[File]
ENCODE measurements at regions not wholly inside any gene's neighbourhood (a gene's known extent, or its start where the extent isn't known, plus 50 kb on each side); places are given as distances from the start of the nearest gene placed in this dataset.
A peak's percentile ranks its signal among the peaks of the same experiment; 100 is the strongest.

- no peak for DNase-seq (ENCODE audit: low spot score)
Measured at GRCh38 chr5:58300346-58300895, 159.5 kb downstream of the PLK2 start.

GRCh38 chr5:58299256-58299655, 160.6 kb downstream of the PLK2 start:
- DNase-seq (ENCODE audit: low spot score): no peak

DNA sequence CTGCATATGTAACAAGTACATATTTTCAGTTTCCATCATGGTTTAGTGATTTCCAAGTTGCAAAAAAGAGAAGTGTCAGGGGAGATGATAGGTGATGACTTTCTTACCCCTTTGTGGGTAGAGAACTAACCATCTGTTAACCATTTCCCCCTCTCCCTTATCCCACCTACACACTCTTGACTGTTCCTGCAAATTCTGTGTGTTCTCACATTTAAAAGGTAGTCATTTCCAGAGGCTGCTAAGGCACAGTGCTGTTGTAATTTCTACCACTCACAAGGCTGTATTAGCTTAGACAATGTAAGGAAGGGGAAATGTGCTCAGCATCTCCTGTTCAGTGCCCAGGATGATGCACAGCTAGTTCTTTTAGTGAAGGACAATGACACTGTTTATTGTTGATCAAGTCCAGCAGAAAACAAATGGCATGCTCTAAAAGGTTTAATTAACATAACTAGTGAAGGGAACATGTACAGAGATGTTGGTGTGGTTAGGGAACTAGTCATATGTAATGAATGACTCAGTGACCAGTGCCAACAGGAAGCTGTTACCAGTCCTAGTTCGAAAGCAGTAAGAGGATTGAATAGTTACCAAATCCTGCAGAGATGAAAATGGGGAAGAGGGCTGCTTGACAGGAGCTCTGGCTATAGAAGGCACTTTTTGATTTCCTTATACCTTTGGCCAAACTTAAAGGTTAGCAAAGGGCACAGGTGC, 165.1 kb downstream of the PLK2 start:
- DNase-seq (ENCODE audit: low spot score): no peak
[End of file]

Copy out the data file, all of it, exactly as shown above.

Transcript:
ENCODE measurements at regions not wholly inside any gene's neighbourhood (a gene's known extent, or its start where the extent isn't known, plus 50 kb on each side); places are given as distances from the start of the nearest gene placed in this dataset.
A peak's percentile ranks its signal among the peaks of the same experiment; 100 is the strongest.

- no peak for DNase-seq (ENCODE audit: low spot score)
Measured at GRCh38 chr5:58300346-58300895, 159.5 kb downstream of the PLK2 start.

GRCh38 chr5:58299256-58299655, 160.6 kb downstream of the PLK2 start:
- DNase-seq (ENCODE audit: low spot score): no peak

DNA sequence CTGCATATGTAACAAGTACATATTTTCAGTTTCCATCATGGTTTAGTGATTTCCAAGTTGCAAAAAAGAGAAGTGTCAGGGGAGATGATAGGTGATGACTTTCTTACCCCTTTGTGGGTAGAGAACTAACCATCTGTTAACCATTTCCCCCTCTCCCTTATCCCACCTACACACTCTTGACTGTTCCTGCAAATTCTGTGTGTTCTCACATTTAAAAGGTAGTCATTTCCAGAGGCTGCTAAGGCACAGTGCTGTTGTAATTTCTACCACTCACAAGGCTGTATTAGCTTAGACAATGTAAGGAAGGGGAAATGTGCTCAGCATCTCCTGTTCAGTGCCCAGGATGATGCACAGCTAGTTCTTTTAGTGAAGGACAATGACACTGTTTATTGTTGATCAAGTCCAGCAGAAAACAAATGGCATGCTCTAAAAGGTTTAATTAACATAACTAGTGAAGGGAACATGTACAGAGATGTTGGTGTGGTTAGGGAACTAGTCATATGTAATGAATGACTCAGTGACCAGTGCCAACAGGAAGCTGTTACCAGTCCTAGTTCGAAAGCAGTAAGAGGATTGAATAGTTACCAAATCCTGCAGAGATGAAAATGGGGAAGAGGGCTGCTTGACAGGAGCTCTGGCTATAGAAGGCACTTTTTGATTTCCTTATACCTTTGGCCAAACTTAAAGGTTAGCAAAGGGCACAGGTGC, 165.1 kb downstream of the PLK2 start:
- DNase-seq (ENCODE audit: low spot score): no peak